TRAM P.E. Martinsen
Internet-Draft H. Wildfeuer
Intended status: Standards Track Cisco
Expires: August 16, 2014 February 12, 2014

Differentiated prIorities and Status Code-points Using Stun Signalling (DISCUSS)


This draft describes a mechanism for information exchange between an application and the network. The information provided from the application to the network MAY be used by a network element in the path to modify its behavior to improve application quality of experience (QoE). Likewise, the information provided by the network to the application MAY be used by the application to modify its behavior to optimize for QoE.

Requirements Language

The key words "MUST", "MUST NOT", "REQUIRED", "SHALL", "SHALL NOT", "SHOULD", "SHOULD NOT", "RECOMMENDED", "MAY", and "OPTIONAL" in this document are to be interpreted as described in RFC 2119 [RFC2119].

Status of This Memo

This Internet-Draft is submitted in full conformance with the provisions of BCP 78 and BCP 79.

Internet-Drafts are working documents of the Internet Engineering Task Force (IETF). Note that other groups may also distribute working documents as Internet-Drafts. The list of current Internet-Drafts is at

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This Internet-Draft will expire on August 16, 2014.

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Table of Contents

1. Introduction

In the context of Content, Mobile, Fixed Service, Service Providers, Enterprise and Private networks have a need to prioritize packet flows end-to-end. These flows are often dynamic, time-bound, encrypted, peer-to-peer, possibly asymmetric, and might have different priorities depending on network conditions, direction, time of the day, dynamic user preferences and other factors. These factors may be time variant, and thus need to be signalled. Moreover, in many cases of peer-to-peer communication, flow information is known only to the endpoint. These considerations, coupled with the trend to use encryption for browser-to-browser communication [I-D.ietf-rtcweb-security-arch], imply that access lists, deep packet inspection and other static prioritization methods cannot be employed successfully to prioritize packet flows.

There is a need for a solution that is easy for the application developer to use. That means consistent behaviour on all supported platforms and preferably without need of administrative privileges to set and read values. The solution also needs to be able to cross administrative domains without the risk of being rewritten.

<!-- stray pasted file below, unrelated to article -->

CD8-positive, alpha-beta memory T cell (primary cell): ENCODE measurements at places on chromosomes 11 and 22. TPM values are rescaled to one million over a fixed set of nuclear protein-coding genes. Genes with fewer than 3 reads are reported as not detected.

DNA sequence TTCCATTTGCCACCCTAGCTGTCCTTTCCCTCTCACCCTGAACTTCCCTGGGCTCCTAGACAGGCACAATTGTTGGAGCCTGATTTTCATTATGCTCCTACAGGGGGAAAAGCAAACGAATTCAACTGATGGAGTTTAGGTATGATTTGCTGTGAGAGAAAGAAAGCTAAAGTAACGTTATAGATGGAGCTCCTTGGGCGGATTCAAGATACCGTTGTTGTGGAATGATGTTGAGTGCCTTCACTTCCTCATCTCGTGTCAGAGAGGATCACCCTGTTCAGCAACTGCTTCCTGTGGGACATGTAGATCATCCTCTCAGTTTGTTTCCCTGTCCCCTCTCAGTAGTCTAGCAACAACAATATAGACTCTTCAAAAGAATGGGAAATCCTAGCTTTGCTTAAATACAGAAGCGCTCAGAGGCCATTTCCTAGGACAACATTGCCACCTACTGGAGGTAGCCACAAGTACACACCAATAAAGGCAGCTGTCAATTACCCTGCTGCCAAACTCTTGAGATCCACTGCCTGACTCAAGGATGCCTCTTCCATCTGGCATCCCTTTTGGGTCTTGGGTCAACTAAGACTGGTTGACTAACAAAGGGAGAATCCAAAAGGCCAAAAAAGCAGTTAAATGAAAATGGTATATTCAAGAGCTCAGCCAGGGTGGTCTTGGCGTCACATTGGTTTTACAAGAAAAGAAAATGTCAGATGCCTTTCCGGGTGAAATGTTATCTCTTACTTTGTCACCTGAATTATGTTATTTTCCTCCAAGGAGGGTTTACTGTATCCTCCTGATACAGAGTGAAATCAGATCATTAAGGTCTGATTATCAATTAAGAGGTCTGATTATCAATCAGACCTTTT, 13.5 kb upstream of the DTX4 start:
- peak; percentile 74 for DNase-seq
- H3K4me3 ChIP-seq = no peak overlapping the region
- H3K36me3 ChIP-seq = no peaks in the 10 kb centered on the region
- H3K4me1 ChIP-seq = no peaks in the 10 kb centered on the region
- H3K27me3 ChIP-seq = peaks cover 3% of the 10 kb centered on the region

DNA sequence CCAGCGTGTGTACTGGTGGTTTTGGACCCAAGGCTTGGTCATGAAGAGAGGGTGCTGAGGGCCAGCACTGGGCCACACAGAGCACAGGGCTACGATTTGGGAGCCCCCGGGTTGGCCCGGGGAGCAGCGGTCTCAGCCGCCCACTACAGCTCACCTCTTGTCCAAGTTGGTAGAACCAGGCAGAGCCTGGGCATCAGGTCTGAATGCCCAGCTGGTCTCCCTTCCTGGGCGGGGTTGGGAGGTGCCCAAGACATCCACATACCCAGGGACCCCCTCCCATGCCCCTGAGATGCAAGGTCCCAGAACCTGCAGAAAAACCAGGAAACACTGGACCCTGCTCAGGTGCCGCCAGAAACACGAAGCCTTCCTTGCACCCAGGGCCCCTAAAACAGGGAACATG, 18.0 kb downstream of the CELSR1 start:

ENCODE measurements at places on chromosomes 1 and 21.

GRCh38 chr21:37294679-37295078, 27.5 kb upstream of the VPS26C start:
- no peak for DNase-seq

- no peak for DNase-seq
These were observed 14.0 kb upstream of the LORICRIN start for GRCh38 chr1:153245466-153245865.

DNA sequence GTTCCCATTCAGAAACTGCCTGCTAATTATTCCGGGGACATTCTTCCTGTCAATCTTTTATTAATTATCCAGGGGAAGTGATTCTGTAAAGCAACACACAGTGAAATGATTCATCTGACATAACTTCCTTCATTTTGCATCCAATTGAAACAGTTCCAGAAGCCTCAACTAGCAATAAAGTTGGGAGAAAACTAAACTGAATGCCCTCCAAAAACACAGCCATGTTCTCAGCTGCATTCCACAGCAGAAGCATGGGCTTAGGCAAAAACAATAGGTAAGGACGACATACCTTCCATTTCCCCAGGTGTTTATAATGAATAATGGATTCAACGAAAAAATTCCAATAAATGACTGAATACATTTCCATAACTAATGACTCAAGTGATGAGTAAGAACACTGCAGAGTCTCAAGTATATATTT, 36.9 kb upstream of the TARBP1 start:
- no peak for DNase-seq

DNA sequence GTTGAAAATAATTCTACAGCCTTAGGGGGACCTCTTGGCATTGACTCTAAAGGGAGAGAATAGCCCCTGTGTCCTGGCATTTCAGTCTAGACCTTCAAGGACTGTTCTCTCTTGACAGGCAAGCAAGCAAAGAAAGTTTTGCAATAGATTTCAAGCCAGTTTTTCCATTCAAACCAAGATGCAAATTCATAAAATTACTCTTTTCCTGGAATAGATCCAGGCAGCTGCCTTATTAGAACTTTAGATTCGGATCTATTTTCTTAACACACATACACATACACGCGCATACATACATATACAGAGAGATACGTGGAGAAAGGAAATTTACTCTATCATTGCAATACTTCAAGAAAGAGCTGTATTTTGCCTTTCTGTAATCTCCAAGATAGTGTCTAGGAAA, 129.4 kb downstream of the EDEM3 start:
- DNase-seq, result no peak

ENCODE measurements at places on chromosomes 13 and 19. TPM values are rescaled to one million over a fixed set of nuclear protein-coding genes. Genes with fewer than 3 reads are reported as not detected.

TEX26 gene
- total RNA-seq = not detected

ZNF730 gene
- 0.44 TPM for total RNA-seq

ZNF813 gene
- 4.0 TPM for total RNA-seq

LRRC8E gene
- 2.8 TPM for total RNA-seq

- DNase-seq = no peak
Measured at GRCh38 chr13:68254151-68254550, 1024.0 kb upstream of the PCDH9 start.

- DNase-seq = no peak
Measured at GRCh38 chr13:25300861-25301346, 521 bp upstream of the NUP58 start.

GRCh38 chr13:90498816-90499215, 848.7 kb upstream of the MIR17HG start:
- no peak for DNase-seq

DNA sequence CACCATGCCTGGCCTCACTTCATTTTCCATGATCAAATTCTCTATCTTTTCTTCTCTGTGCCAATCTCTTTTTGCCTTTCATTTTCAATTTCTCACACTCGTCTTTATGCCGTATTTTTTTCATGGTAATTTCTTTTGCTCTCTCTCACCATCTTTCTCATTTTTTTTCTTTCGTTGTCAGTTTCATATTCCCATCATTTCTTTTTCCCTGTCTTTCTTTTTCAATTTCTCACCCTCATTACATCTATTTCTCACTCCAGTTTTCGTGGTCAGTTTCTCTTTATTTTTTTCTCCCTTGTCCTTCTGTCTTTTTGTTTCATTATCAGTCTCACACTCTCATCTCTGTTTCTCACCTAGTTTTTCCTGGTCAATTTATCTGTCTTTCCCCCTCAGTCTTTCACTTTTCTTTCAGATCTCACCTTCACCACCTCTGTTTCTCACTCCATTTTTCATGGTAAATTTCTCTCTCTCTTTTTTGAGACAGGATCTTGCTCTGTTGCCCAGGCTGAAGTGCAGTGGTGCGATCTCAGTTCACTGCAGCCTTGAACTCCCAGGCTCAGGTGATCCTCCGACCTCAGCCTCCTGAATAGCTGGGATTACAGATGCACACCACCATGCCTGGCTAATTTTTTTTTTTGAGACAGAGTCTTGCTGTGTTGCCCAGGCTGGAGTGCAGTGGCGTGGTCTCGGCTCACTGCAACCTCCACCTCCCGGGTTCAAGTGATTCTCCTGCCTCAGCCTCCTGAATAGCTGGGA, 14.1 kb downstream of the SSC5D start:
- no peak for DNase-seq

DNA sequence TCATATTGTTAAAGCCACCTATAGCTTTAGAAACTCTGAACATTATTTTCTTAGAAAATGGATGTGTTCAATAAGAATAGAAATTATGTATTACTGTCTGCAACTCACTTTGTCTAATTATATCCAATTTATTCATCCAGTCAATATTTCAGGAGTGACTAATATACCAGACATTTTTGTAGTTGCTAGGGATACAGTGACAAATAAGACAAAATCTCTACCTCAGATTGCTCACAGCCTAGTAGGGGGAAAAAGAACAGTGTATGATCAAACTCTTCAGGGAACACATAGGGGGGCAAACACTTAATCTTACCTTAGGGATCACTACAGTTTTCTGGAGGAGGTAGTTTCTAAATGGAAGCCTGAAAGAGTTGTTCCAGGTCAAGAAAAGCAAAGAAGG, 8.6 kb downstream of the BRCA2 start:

This draft describes how these problems can be solved by defining a few strictly defined STUN [RFC5389] attributes which can be added to any STUN message the client wants to send. STUN messages are typically sent during the ICE [RFC5245] connectivity check phase when the media session is established, or when keep-alive STUN messages are sent after the session is established. The application is not limited to those two scenarios, if some communication between application and network is needed it can choose to do so at any time.

Devices on the media path can use the information in the STUN attributes to prioritize the flow, perform traffic engineering, provide network analytics or as a gateway to existing methods for prioritizing flows (DSCP [RFC2474]). Applications can use information in network status attribute to influence rate stating points or rate adaption mechanisms.

The functionality described here is referred to as DISCUSS. Due to the security implications described in [I-D.thomson-mmusic-ice-webrtc] where large STUN packet are used amplify an attack, keeping the added STUN attributes is an important design consideration. To avoid unwanted information leakage the new defined STUN attributes are strictly defined in this draft.

2. General Usage

This draft defines several attributes that can be added to a STUN message; STREAM-TYPE, BANDWIDTH-USAGE, STREAM-PRIORITY and NETWORK-STATUS. See Section 6 for the formal description. It is RECOMMENDED to add them to a STUN request response pair, especially if the NETWORK-STATUS attribute is in use. This allows the information gathered to be sent back to the requesting agent in the the STUN response.

The STREAM-TYPE, BANDWIDTH-USAGE, STREAM-PRIORITY attributes MUST be added before any INTEGRITY attribute. It is RECOMMENDED to only add these attributes to STUN messages containing a INTEGRITY attribute as this prevents tampering with the content of the attribute.

If the client wants to receive feedback from the network it must add a null NETWORK-STATUS attribute. A null NETWORK_STATUS attribute consists of the attribute with the Node Cnt field set to zero (0) and the CS bit set to 0 (Off). This attribute MUST be added after the INTEGRITY attribute, as on-path devices may write information into this attribute. Having a readily available attribute to write into will save the the on-path device from growing buffers to add their own attribute. On path devices SHOULD not add their own NETWORK-STATUS attribute (or any other STUN attribute).